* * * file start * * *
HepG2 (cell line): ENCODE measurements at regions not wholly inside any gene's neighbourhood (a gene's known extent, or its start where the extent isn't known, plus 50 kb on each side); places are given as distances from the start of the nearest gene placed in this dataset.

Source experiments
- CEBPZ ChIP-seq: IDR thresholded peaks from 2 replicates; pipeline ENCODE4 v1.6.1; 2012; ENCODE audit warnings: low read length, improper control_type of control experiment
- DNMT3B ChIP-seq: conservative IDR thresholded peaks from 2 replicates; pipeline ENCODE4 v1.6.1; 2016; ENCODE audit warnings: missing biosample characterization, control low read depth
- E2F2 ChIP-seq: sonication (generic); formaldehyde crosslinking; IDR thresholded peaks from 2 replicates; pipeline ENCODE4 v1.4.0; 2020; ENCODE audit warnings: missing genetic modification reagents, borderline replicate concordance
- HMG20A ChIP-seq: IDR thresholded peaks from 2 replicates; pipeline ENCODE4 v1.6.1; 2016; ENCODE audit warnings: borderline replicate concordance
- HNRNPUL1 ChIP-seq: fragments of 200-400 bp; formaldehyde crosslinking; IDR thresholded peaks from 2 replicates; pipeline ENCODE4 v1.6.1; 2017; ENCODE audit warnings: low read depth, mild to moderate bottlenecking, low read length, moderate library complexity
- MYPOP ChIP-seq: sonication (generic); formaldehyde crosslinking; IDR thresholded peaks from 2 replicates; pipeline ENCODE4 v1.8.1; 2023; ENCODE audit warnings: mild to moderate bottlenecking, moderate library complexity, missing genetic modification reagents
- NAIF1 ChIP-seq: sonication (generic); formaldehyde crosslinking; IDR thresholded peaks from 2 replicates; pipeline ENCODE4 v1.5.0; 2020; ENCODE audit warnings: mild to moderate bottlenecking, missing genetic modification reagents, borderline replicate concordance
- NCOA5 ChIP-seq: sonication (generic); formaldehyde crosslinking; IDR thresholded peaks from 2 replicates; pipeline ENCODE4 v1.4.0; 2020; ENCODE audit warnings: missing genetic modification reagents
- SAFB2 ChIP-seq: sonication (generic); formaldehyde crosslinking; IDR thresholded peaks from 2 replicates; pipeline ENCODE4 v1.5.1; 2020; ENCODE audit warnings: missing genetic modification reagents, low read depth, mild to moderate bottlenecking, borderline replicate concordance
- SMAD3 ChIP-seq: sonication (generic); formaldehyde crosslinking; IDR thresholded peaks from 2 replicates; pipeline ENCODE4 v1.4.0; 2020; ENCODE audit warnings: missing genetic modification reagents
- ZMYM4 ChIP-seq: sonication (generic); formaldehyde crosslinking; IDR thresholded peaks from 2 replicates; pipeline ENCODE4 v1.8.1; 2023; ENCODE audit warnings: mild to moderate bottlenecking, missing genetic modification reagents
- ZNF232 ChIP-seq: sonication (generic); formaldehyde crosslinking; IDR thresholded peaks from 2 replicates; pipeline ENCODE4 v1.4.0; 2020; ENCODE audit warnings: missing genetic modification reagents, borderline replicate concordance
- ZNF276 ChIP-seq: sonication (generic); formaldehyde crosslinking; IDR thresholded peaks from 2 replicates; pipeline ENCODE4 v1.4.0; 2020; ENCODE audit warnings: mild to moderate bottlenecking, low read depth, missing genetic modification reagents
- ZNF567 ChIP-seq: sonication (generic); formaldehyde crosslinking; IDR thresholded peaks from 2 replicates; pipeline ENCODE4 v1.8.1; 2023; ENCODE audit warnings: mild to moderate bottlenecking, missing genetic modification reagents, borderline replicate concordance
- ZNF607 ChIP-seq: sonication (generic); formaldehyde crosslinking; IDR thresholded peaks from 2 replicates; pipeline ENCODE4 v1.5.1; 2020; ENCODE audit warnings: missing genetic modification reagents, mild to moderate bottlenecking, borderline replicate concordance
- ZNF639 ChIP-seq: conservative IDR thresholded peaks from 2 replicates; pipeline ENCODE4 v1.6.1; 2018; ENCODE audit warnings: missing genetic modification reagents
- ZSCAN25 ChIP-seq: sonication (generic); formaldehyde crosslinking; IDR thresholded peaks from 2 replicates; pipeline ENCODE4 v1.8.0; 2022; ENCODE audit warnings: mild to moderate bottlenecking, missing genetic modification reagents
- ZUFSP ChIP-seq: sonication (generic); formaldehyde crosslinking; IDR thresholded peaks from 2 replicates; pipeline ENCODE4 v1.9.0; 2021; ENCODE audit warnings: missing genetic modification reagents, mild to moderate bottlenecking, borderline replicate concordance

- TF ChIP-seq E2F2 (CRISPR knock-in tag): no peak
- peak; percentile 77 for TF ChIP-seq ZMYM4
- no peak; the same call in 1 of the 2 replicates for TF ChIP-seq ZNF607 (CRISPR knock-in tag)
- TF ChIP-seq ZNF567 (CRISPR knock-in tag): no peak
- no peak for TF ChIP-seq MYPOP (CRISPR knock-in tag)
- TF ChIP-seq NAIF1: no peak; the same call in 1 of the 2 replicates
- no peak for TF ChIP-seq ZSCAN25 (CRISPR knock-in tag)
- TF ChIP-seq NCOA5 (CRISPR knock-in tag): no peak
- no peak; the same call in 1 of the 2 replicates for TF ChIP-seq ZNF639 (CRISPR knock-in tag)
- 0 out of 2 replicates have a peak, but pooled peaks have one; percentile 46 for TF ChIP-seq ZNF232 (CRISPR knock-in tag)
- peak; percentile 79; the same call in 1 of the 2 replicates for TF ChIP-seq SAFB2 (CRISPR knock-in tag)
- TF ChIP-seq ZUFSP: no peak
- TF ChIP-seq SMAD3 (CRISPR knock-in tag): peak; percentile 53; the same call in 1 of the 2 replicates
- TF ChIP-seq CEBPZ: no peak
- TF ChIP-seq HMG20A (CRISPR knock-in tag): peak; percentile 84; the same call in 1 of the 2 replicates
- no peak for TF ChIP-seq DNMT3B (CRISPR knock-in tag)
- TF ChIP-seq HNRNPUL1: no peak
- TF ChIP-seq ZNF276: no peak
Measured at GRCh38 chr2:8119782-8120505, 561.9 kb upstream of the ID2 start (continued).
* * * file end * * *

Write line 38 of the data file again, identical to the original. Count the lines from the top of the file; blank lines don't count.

- TF ChIP-seq ZNF276: no peak